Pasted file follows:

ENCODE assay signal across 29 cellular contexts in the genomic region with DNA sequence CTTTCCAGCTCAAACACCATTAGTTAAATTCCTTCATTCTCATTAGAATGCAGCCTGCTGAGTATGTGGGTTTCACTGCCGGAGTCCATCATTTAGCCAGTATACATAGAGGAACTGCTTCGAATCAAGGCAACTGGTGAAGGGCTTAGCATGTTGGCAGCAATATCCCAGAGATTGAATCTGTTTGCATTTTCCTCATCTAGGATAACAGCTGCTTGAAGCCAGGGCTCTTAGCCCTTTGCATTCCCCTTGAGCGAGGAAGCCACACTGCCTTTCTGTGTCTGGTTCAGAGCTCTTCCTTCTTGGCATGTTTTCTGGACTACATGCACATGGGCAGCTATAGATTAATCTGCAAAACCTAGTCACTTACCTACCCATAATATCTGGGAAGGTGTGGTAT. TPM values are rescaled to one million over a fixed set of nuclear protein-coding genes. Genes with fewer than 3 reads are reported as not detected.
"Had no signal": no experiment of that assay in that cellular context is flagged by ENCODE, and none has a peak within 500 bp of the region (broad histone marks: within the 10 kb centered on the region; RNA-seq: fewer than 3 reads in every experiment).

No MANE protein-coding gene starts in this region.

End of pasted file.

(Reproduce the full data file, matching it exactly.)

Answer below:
ENCODE assay signal across 29 cellular contexts in the genomic region with DNA sequence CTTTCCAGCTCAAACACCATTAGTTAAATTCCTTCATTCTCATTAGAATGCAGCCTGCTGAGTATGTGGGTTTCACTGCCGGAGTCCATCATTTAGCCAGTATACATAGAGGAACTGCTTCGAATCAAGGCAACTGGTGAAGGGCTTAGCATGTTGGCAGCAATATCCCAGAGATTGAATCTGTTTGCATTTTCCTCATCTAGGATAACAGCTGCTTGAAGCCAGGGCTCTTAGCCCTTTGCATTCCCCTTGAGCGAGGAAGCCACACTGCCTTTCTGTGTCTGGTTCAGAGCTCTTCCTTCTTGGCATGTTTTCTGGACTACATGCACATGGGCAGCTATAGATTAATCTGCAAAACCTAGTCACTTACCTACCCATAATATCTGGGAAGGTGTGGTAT. TPM values are rescaled to one million over a fixed set of nuclear protein-coding genes. Genes with fewer than 3 reads are reported as not detected.
"Had no signal": no experiment of that assay in that cellular context is flagged by ENCODE, and none has a peak within 500 bp of the region (broad histone marks: within the 10 kb centered on the region; RNA-seq: fewer than 3 reads in every experiment).

No MANE protein-coding gene starts in this region.